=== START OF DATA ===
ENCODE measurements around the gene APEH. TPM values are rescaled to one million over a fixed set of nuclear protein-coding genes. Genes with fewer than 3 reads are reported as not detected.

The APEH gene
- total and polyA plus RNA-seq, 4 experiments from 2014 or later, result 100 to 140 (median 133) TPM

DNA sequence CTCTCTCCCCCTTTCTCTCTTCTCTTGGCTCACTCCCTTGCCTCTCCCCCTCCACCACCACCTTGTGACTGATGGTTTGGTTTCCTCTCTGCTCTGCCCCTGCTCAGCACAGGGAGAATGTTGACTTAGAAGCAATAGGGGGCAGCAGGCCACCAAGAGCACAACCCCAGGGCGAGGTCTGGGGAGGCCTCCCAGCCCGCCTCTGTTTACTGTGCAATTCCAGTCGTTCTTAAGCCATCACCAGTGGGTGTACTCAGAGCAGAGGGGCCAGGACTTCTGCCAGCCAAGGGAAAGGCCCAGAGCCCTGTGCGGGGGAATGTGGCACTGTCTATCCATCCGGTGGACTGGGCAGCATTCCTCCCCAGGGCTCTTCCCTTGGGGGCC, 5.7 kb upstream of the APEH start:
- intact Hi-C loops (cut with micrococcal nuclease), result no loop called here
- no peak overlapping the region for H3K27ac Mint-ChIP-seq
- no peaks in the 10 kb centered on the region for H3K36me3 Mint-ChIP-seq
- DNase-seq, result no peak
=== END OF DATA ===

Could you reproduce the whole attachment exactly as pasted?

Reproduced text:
ENCODE measurements around the gene APEH. TPM values are rescaled to one million over a fixed set of nuclear protein-coding genes. Genes with fewer than 3 reads are reported as not detected.

The APEH gene
- total and polyA plus RNA-seq, 4 experiments from 2014 or later, result 100 to 140 (median 133) TPM

DNA sequence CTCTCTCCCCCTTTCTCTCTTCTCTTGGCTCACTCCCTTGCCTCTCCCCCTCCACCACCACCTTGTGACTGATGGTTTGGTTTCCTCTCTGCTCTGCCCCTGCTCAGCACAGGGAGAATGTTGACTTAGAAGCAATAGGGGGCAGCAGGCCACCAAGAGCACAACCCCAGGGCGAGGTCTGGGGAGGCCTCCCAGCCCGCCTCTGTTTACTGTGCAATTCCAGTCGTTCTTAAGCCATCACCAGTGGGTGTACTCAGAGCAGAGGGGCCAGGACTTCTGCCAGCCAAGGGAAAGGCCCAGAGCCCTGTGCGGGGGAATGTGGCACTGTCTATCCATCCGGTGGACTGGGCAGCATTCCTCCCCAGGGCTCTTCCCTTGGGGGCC, 5.7 kb upstream of the APEH start:
- intact Hi-C loops (cut with micrococcal nuclease), result no loop called here
- no peak overlapping the region for H3K27ac Mint-ChIP-seq
- no peaks in the 10 kb centered on the region for H3K36me3 Mint-ChIP-seq
- DNase-seq, result no peak